Jeff Bullas

00:29:22 - 00:29:28

That's a great story. How many, how much did you raise at that particular?

Drew Sechrist

00:29:29 - 00:29:50

So I gotta, let me think, in the series A, I believe the total that rolled into that was 15 million. I think that's right. So bringing our total to, yeah, I think that's, I think that's right. I think we, you know, across all of our fundraising efforts, I think it's been about 24 million total at this point.

Jeff Bullas

00:29:51 - 00:30:03

A lot of challenges with technology company especially, and do you see the other question I do have is software as a service. And that word is a monthly subscription per user. Is that how you've got the business model?

Drew Sechrist

00:30:04 - 00:30:29

Yeah, that's right. So we're free for life for everybody. So you can set up an account and any individual can set up an account and plug in all of your email accounts to it. That's your personal account. You keep that for life, if you go to work for a company that wants to turn this on wall to wall for everybody, then we charge a per seat basis for all of the employees in the company. But that unlocks this amazing network effect for everybody in the company.

Jeff Bullas

00:30:30 - 00:30:51

So the challenge then is, one of the challenges I see too is a lot of people, they buy technology, company buys technology, they lean in, but they don't use it. Do you have an onboarding approach that makes sure that once they've got the product they use it properly?

Drew Sechrist

00:30:52 - 00:32:19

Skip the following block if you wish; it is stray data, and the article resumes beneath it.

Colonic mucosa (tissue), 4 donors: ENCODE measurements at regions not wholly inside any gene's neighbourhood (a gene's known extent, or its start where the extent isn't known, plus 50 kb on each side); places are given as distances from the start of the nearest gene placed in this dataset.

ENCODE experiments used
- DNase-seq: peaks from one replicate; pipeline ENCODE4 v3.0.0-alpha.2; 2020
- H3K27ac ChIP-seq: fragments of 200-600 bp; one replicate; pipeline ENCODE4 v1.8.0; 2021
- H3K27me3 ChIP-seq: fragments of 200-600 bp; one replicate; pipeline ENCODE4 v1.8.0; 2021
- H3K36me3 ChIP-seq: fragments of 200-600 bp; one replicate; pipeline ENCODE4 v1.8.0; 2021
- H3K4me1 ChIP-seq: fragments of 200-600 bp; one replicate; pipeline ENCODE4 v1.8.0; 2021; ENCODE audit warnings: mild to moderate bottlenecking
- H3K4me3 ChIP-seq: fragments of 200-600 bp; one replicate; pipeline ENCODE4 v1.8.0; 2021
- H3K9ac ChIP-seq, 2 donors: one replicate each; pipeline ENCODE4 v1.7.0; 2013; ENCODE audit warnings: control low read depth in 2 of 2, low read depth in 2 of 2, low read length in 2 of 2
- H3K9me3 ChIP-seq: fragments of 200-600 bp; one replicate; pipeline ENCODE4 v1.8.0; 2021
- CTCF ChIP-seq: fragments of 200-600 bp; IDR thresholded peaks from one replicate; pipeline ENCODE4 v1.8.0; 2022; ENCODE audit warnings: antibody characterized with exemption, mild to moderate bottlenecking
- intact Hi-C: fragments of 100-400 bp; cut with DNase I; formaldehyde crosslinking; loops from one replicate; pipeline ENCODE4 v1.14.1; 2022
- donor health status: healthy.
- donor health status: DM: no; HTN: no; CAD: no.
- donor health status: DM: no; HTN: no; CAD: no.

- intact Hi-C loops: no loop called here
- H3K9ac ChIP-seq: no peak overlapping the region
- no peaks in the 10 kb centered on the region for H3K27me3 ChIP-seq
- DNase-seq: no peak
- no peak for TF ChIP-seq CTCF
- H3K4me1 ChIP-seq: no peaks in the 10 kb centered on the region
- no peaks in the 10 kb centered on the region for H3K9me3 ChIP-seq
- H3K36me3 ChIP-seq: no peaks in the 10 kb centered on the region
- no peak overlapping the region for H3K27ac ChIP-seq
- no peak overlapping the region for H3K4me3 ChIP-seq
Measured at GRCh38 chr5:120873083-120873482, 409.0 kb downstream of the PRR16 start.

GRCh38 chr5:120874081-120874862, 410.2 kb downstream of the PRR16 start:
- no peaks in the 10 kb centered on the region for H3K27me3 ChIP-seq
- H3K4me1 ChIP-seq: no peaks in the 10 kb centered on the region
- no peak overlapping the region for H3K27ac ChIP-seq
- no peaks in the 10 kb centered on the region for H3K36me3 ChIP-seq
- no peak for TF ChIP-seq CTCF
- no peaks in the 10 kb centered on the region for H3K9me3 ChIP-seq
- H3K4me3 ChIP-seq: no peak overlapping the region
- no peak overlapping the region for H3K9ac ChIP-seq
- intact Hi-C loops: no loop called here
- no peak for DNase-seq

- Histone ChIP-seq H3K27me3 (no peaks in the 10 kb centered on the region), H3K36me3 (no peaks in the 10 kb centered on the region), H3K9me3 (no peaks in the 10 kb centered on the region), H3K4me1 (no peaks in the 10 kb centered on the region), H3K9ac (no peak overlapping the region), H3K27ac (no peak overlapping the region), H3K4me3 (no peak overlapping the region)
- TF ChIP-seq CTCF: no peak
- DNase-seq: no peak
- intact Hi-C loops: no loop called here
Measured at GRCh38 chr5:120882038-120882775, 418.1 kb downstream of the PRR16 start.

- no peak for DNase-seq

We have an approach and I would say it's certainly not perfect yet. So the couple of things that we've discovered that helped make this usable for everybody on a daily basis is number one, we have launched a Chrome extension that once you install the Chrome extension, then it's there and it pops up, keeps itself up to date automatically and it pops up wherever you are. We're working already. So if you're in B2B sales, you're already working in LinkedIn, you already working in sales navigator, you're already working in your Gmail inbox, you're already working in your Salesforce instance, your CRM and the Chrome extension for Connect The Dots is everywhere. All those places everywhere you are, it'll pop up in context and tell you, hey, take a look, you know, knock, knock, look at these relationships that you are unaware of, that you should be leveraging right now to get into the decision makers and influencers at the deals that you're selling. So when you're in your Salesforce instance, and you're looking at Acme Inc it'll say, hey, look at this, there are, you know, 723 potential contacts that you can get too by leveraging your network and here are the best ones that the highest probability ones with the titles that you want to get to. So we try to make it so that you, it's full proof you can't miss it. It's going to be there when you need it, when you are searching for ways to sell into that company better.